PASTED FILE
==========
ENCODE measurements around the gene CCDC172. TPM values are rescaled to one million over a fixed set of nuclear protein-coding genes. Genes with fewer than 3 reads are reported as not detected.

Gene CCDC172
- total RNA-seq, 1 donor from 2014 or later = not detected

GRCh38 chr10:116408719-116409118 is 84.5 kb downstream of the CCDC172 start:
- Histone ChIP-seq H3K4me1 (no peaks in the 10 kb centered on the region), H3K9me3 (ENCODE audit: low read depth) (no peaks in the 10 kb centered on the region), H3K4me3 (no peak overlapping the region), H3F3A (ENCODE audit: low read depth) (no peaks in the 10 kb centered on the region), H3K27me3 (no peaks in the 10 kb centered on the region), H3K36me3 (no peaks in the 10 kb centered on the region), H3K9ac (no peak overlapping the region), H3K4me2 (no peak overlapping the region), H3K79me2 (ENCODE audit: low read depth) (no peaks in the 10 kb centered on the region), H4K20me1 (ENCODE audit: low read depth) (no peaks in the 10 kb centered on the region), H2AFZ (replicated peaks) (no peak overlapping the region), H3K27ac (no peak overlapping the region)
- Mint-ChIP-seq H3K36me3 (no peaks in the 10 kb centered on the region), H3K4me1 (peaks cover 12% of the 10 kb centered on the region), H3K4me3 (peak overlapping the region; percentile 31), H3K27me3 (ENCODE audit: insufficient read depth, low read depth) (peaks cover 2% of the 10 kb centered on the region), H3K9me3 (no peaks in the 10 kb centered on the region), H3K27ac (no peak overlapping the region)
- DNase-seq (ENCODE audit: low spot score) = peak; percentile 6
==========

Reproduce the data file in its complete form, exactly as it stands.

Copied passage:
ENCODE measurements around the gene CCDC172. TPM values are rescaled to one million over a fixed set of nuclear protein-coding genes. Genes with fewer than 3 reads are reported as not detected.

Gene CCDC172
- total RNA-seq, 1 donor from 2014 or later = not detected

GRCh38 chr10:116408719-116409118 is 84.5 kb downstream of the CCDC172 start:
- Histone ChIP-seq H3K4me1 (no peaks in the 10 kb centered on the region), H3K9me3 (ENCODE audit: low read depth) (no peaks in the 10 kb centered on the region), H3K4me3 (no peak overlapping the region), H3F3A (ENCODE audit: low read depth) (no peaks in the 10 kb centered on the region), H3K27me3 (no peaks in the 10 kb centered on the region), H3K36me3 (no peaks in the 10 kb centered on the region), H3K9ac (no peak overlapping the region), H3K4me2 (no peak overlapping the region), H3K79me2 (ENCODE audit: low read depth) (no peaks in the 10 kb centered on the region), H4K20me1 (ENCODE audit: low read depth) (no peaks in the 10 kb centered on the region), H2AFZ (replicated peaks) (no peak overlapping the region), H3K27ac (no peak overlapping the region)
- Mint-ChIP-seq H3K36me3 (no peaks in the 10 kb centered on the region), H3K4me1 (peaks cover 12% of the 10 kb centered on the region), H3K4me3 (peak overlapping the region; percentile 31), H3K27me3 (ENCODE audit: insufficient read depth, low read depth) (peaks cover 2% of the 10 kb centered on the region), H3K9me3 (no peaks in the 10 kb centered on the region), H3K27ac (no peak overlapping the region)
- DNase-seq (ENCODE audit: low spot score) = peak; percentile 6